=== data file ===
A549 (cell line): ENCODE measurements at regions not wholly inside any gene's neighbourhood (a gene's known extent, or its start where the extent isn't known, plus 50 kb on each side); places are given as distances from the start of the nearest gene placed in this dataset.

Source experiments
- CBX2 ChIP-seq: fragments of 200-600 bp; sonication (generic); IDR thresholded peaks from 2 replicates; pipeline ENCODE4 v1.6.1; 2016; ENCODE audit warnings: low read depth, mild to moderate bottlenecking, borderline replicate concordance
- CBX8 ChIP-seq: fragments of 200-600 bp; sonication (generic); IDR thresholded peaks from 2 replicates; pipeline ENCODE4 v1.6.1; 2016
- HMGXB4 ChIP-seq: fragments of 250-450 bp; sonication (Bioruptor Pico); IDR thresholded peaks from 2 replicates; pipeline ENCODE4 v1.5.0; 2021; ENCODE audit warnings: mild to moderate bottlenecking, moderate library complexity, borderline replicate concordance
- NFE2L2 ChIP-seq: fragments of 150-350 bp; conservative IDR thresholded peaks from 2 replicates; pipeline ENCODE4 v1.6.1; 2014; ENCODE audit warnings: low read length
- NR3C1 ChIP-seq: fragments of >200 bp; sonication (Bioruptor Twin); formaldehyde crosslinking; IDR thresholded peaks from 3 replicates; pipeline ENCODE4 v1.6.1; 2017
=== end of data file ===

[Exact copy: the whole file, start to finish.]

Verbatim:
A549 (cell line): ENCODE measurements at regions not wholly inside any gene's neighbourhood (a gene's known extent, or its start where the extent isn't known, plus 50 kb on each side); places are given as distances from the start of the nearest gene placed in this dataset.

Source experiments
- CBX2 ChIP-seq: fragments of 200-600 bp; sonication (generic); IDR thresholded peaks from 2 replicates; pipeline ENCODE4 v1.6.1; 2016; ENCODE audit warnings: low read depth, mild to moderate bottlenecking, borderline replicate concordance
- CBX8 ChIP-seq: fragments of 200-600 bp; sonication (generic); IDR thresholded peaks from 2 replicates; pipeline ENCODE4 v1.6.1; 2016
- HMGXB4 ChIP-seq: fragments of 250-450 bp; sonication (Bioruptor Pico); IDR thresholded peaks from 2 replicates; pipeline ENCODE4 v1.5.0; 2021; ENCODE audit warnings: mild to moderate bottlenecking, moderate library complexity, borderline replicate concordance
- NFE2L2 ChIP-seq: fragments of 150-350 bp; conservative IDR thresholded peaks from 2 replicates; pipeline ENCODE4 v1.6.1; 2014; ENCODE audit warnings: low read length
- NR3C1 ChIP-seq: fragments of >200 bp; sonication (Bioruptor Twin); formaldehyde crosslinking; IDR thresholded peaks from 3 replicates; pipeline ENCODE4 v1.6.1; 2017